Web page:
Durable goods orders rise above expectation

Durable goods orders rose past analysts' expectations in April, driven by the biggest rise in auto demand in more than three years, the government said today. The report also showed a pickup in crucial business spending, another sign the economy is recovering. Orders for durable goods rose 1.1% to $176.6 billion, well above the expectations for a 0.4% increase. That compared to an upwardly revised

Durable goods orders rose past analysts' expectations in April, driven by the biggest rise in auto demand in more than three years, the government said today. The report also showed a pickup in crucial business spending, another sign the economy is recovering.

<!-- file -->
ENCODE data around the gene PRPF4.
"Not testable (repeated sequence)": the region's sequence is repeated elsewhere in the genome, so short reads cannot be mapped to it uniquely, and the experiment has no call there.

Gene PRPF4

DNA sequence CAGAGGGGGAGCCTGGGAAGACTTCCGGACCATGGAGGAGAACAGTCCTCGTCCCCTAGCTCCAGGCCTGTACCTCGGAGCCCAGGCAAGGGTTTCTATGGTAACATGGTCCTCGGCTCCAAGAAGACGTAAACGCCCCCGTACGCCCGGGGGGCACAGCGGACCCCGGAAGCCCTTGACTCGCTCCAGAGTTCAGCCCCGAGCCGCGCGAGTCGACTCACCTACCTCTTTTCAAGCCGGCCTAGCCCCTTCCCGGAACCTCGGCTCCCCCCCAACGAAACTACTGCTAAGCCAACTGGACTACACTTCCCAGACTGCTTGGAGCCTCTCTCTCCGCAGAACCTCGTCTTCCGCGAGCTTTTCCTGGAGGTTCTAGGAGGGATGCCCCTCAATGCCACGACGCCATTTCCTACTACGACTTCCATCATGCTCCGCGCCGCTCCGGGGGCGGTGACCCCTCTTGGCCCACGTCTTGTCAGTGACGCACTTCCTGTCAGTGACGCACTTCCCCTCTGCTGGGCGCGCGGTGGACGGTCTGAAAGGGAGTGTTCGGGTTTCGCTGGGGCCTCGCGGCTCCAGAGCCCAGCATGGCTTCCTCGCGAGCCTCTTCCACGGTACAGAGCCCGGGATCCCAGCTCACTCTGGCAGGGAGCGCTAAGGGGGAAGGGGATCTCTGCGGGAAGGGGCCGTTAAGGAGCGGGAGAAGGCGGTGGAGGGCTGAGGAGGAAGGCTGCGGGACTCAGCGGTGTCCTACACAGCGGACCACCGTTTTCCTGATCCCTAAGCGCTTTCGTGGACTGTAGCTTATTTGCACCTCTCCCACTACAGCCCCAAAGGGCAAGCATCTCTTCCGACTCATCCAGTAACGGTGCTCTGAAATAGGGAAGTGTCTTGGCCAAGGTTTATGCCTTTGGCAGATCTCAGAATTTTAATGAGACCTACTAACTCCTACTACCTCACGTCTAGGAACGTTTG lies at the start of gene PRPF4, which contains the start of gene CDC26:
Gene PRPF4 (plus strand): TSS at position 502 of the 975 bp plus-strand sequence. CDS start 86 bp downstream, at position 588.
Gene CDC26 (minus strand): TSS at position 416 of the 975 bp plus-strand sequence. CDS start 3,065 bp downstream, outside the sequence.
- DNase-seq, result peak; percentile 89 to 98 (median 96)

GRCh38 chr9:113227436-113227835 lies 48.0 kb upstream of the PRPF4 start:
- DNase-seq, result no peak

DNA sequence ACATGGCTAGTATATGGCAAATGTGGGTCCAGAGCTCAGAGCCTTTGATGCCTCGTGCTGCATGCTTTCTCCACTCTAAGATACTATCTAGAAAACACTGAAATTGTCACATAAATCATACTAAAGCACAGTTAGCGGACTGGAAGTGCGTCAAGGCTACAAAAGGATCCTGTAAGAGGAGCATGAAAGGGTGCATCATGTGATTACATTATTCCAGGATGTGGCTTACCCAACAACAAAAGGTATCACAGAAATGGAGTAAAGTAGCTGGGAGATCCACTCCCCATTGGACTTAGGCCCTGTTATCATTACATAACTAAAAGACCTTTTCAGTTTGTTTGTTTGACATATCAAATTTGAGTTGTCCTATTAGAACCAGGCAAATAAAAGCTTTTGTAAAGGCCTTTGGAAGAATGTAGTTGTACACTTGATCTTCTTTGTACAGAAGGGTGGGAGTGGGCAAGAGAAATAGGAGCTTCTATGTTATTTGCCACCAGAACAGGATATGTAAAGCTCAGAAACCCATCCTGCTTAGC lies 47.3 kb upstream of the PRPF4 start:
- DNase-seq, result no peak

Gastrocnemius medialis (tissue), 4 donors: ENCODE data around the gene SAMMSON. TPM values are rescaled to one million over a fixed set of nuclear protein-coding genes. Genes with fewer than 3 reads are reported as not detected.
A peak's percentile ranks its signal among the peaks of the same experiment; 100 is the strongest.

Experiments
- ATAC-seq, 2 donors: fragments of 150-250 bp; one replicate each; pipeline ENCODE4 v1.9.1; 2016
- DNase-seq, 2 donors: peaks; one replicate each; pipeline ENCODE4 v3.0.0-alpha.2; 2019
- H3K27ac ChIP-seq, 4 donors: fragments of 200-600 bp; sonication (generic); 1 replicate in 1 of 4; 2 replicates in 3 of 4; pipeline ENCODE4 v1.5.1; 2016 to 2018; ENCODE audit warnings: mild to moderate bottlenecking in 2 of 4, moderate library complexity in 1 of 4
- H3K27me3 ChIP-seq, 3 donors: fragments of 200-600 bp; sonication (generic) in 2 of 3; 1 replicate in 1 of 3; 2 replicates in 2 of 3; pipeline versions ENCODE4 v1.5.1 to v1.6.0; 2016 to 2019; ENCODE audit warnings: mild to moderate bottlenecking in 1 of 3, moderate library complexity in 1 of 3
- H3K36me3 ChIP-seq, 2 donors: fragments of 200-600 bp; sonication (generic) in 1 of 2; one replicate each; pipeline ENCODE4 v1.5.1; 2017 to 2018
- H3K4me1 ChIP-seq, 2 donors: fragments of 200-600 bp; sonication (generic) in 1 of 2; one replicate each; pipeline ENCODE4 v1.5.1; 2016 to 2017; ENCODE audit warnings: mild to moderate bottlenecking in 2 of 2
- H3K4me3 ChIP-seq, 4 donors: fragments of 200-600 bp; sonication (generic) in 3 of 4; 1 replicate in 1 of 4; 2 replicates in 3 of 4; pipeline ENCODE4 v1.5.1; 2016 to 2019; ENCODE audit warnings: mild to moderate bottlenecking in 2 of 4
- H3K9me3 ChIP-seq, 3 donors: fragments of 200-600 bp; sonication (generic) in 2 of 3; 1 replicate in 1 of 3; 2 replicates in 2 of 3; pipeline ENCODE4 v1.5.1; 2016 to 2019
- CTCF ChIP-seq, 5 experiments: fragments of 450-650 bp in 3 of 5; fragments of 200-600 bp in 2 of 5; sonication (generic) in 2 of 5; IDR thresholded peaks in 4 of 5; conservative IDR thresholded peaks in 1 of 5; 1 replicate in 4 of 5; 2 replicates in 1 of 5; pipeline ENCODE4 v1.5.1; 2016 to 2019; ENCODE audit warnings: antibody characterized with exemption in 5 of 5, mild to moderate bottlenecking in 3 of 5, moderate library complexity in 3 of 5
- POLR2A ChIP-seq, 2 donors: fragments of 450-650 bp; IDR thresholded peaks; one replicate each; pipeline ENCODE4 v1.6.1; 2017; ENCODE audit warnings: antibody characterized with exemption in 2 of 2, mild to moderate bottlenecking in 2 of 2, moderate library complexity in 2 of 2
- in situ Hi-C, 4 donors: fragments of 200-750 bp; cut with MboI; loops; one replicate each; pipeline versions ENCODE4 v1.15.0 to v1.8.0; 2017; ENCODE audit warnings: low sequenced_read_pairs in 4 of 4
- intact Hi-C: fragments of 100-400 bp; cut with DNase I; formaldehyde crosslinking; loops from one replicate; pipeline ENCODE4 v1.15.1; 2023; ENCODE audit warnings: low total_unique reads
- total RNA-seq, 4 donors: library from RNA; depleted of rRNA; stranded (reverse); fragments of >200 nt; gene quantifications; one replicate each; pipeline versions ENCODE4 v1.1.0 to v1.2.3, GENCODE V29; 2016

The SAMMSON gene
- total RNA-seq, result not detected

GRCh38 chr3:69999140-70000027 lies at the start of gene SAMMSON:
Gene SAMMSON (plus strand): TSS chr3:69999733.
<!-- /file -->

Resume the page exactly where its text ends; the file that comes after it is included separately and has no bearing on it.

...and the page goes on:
Orders for durable goods rose 1.1% to $176.6 billion, well above the expectations for a 0.4% increase. That compared to an upwardly revised climb of 0.2% for the previous month.

Orders for computer equipment and machinery made solid gains, indicating that businesses are starting to make new investments, a development regarded by economists as critical to a sustained economic recovery.

Sales of motor vehicles and parts jumped 12.0%, the largest increase since a 17.2% rise in August 1998. Computers and electronic products rose 2.5%, the largest gain since October. Machinery orders climbed 4.0%.

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